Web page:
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Run Forever

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It’s gone, the nameless Cheetah planet, but the Professor’s right, she can feel it inside her. Not like it was before, she’s not hunting anything, but it’s still there at the edges of her being. Sometimes she can hear a whispered sister from somewhere in the trees, even if, when she looks, it’s only the leaves. Sometimes she can scent things in the wind in a way she never could before. It ought to be disturbing, but she likes the way it feels.

“Where now, Ace?” the Doctor asks, coming up behind her as she hesitates at the crossroads between two narrow dusty tracks on a alien hill. “You sense something, don’t you?”

She can smell blood in the air. If she breathes in she can taste it, whether or not she wants to. “Over that way. But, Professor –”


“I think we might be too late.”

He reaches for his hat. “We’ll see about that. But in that case – Ace –”


“I think we should run!”

(She could run forever – forever.)


When they round the corner and tear down the hill to find the battle’s over and done with and only the dead and the wounded are left behind on the field, she doesn’t feel anything but sadness and horror. There’s no desire to feed. She has everything she needs within. She isn’t consumed by the hunger. She is in control of what’s left.


Sometimes in her dreams, though, it’s different – the planet’s still there, wild and fiery and blazing in her veins – but it slips away again when she wakes. She runs in her sleep, and even hunts sometimes, but awake she knows that’s not her: she’s never really been either the hunter or the prey. She’s something else. She’s better than that. She has to be, or what’s the point?

When she opens her eyes now, even though she can still smell the blood through the smoke of a small wood fire, the ghost of it is banished immediately by the smell of something much more obnoxious – and the sight of the Doctor, hanging off a branch of a tree above her.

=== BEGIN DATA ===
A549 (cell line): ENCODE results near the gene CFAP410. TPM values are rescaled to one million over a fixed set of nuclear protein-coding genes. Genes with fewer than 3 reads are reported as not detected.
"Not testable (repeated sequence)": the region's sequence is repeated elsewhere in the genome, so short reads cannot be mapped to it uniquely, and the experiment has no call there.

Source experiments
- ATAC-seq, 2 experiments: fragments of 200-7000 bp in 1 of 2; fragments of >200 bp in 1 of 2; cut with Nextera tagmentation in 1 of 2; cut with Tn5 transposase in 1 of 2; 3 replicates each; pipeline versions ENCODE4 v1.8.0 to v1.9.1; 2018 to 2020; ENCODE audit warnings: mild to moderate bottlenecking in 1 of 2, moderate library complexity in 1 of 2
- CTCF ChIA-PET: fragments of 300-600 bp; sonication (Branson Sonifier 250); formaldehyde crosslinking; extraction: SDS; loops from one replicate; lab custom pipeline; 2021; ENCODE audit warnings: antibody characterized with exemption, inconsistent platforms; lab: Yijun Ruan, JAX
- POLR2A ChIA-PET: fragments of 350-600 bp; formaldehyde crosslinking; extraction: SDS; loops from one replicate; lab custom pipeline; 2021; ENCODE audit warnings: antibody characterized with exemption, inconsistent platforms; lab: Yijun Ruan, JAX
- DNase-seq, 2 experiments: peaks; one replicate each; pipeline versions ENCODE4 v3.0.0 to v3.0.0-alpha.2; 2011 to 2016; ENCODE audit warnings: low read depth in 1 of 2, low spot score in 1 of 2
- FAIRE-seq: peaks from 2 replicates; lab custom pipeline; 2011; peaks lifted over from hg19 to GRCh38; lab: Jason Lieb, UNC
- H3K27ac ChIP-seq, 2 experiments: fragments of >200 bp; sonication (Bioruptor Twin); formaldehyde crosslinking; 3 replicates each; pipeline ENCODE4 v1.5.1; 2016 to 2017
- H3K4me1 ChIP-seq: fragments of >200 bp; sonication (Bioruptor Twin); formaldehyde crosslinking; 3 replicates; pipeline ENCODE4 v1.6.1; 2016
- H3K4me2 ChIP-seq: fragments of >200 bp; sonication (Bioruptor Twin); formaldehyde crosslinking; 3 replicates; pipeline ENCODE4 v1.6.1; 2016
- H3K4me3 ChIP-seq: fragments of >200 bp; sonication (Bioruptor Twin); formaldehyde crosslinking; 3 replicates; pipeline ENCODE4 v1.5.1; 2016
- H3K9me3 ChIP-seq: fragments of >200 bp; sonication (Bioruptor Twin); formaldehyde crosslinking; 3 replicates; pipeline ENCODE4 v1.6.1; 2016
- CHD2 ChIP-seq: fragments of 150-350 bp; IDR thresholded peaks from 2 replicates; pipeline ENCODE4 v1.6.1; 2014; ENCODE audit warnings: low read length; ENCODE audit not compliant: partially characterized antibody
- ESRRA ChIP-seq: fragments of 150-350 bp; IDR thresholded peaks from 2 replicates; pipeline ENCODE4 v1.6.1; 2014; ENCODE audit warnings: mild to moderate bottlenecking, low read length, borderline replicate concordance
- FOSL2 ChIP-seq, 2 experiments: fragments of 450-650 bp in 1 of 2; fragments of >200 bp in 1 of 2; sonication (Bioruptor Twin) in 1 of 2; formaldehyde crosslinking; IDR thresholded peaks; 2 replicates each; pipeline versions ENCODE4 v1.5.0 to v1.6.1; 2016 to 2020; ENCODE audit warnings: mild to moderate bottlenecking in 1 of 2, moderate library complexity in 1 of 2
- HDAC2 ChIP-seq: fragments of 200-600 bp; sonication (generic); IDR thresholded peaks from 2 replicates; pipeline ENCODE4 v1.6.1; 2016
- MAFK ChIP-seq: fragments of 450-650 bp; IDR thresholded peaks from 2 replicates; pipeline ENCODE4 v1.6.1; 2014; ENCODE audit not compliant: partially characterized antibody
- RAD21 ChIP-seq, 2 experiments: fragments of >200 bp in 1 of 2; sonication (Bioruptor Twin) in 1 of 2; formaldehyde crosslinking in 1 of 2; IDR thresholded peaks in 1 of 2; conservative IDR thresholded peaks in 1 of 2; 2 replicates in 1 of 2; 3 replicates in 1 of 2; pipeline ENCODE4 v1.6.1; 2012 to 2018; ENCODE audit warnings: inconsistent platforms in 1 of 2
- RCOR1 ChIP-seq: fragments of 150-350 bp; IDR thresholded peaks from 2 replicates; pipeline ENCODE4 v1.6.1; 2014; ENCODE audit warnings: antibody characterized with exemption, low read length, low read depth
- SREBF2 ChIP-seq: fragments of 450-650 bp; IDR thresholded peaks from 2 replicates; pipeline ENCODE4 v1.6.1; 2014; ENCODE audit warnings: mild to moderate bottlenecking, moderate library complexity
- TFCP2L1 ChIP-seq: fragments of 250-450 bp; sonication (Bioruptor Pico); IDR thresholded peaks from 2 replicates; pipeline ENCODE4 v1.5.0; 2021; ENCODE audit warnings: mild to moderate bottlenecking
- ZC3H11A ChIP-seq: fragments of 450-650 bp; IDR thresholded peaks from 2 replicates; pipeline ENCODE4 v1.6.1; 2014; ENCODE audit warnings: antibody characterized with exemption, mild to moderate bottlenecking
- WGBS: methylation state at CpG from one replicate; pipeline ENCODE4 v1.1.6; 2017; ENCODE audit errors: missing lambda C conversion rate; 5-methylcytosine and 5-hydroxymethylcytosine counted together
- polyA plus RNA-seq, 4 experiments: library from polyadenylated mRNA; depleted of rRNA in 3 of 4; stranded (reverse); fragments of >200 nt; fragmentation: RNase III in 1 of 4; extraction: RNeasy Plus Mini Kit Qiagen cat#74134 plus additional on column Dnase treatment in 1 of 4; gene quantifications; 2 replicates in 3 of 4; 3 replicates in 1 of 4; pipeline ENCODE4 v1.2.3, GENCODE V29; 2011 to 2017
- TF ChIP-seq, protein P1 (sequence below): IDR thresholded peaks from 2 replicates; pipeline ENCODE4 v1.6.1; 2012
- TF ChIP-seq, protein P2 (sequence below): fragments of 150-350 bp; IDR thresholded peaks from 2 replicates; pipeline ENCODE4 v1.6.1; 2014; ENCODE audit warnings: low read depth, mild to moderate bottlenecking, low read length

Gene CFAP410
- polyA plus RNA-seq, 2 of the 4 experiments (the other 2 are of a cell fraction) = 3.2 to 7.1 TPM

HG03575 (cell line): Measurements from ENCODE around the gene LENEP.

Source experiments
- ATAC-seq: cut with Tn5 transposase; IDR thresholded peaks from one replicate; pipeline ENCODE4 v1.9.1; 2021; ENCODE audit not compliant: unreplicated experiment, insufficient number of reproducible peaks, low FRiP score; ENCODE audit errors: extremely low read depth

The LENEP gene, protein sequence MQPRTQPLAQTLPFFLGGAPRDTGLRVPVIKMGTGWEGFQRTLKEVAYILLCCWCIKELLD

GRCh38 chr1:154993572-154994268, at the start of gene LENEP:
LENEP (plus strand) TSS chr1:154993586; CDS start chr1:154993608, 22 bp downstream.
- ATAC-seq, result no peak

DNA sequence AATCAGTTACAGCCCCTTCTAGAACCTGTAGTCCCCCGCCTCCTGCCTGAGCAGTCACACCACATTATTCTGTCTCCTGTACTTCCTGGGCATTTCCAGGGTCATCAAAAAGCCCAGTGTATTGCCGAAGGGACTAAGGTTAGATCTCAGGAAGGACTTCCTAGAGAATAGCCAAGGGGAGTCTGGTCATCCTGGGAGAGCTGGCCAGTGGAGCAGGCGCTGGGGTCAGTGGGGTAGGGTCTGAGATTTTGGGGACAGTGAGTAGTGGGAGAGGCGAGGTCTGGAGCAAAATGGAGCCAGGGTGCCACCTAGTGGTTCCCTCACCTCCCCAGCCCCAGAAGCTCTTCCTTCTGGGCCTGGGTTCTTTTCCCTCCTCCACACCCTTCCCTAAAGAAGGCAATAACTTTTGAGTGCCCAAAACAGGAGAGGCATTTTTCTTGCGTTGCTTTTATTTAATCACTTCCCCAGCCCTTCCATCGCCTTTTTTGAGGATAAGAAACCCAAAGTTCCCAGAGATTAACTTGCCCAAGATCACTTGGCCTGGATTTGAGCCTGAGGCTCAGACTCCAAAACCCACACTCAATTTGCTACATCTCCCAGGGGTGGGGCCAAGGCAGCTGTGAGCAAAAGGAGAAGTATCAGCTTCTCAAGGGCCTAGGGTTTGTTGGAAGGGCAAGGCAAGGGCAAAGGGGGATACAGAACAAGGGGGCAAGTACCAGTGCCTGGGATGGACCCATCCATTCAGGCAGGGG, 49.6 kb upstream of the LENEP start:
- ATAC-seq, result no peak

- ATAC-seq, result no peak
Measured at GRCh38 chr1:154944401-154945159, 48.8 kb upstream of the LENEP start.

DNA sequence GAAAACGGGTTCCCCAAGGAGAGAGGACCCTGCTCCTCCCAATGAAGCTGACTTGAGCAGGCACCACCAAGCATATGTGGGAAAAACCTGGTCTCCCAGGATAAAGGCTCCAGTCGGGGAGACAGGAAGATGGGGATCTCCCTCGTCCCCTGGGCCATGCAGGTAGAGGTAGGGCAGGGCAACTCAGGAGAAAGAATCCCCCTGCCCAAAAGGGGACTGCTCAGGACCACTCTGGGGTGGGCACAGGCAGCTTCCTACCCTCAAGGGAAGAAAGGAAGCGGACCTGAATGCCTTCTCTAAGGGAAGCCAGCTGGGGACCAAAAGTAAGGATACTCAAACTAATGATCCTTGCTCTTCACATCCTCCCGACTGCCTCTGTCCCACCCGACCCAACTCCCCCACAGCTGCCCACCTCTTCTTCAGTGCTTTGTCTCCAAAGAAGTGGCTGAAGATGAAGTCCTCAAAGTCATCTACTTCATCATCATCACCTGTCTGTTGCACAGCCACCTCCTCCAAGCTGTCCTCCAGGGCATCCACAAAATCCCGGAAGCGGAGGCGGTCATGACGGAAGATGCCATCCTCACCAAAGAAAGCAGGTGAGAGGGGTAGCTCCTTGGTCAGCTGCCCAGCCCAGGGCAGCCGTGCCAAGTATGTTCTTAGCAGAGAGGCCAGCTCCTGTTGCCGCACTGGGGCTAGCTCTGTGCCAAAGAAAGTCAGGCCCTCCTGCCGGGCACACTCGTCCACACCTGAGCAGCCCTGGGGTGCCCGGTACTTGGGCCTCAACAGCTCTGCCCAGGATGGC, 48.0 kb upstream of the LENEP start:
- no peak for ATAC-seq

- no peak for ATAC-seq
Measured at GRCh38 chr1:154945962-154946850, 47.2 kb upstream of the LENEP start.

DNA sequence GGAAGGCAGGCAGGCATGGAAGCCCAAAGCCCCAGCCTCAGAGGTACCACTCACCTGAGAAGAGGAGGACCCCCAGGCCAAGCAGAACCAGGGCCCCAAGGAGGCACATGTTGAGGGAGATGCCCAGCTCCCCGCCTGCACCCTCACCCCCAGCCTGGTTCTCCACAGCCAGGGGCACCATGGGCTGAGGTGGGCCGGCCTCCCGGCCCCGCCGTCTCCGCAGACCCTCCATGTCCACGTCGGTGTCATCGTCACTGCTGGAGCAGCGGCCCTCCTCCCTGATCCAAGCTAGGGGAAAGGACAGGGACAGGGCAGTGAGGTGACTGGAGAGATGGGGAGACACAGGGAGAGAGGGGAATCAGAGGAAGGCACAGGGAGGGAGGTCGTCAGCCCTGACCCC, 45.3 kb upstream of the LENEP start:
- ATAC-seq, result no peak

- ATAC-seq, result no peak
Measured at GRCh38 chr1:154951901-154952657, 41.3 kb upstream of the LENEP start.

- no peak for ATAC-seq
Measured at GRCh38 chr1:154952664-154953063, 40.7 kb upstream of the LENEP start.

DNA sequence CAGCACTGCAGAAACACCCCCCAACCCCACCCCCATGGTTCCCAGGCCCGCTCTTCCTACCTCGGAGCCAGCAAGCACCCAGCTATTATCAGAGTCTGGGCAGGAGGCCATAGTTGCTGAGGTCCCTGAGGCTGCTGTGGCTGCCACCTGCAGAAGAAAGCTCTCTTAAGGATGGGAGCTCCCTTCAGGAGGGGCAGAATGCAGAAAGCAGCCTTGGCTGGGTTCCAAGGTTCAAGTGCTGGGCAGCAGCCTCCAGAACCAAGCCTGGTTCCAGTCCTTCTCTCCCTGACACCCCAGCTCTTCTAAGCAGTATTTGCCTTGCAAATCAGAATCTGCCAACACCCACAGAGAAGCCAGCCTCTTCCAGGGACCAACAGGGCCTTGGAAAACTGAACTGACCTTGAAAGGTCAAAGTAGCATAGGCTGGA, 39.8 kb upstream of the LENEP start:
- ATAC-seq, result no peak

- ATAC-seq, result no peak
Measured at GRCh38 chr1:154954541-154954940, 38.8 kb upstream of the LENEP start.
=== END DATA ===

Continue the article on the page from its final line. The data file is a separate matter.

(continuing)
“Professor! What are you doing?”

He doffs his hat and then drops back down to join her, gesturing at the row of rounded brown fruit that look more like giant hazelnuts sitting by the edge of the fire. “Breakfast, courtesy of Mother Nature.”

“Not bloody likely,” says Ace, screwing up her nose. She doesn’t need a supernatural sense of smell to pick up the pungent aroma of the fruit. It’s not promising, certainly not for someone who’s always been a carnivore anyway. “Bacon, that’s the thing for breakfast, not… whatever those revolting things are.”

The Doctor puts two more alien fruit or nuts, or nut-fruit, down by the fire and gives her one of his looks. “Haven’t you learnt by now that appearances can be deceptive?” Then he pauses, and tilts his head to one side. She’s still getting the look. “You’re all right? Yesterday.” He waves both hands vaguely. “Battles lost and all that. Fields of blood.”

“Hey, we stopped them in the end.” She pokes at one of the nuts with the toe of her Doc Martens, but it doesn’t look or smell any better to her yet. “Yes,” she adds, more quietly. “I’m fine. Honest. I mean, not really, but you’d have to worry if someone was fine about that. But in me. Yeah. I’m good.”

He nods. “Glad to hear it,” he says, but he seems less sure than she is, so she smiles to show him, and there’s nothing wrongly feral in her now, nothing for even him to worry about. She’s tried it in the mirror and maybe there are glints of gold in her eyes sometimes, but that’s okay. It’s an important part of who she is now and she doesn’t want to lose it.

“Good,” he says, more firmly, and smiles, and tweaks her nose. “And now,” he adds, whipping out a large spotted handkerchief as a napkin from his pocket, “breakfast!”